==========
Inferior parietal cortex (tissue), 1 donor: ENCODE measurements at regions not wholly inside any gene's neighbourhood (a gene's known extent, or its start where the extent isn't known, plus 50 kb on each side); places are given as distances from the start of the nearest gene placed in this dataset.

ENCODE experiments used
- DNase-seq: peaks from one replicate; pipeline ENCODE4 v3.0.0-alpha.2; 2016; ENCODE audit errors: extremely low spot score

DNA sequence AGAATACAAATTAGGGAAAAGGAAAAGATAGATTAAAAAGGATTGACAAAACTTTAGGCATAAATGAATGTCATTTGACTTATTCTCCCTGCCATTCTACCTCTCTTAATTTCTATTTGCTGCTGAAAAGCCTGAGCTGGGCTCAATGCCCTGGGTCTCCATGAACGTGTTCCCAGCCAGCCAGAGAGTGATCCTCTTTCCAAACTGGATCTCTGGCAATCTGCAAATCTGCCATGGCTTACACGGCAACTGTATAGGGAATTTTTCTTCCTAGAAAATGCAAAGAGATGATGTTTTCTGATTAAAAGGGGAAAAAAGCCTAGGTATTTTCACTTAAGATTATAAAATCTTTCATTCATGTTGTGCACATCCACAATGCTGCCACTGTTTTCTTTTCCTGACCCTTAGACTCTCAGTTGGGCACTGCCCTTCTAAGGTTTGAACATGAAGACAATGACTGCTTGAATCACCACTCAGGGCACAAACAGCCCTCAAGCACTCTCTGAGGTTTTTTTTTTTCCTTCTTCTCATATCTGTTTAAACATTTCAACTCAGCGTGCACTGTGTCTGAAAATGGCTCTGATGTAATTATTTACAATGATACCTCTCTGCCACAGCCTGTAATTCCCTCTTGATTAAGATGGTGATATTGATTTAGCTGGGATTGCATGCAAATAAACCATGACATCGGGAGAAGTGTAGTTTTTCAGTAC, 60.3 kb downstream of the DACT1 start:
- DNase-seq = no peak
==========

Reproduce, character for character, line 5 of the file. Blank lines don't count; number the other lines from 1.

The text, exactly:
- DNase-seq = no peak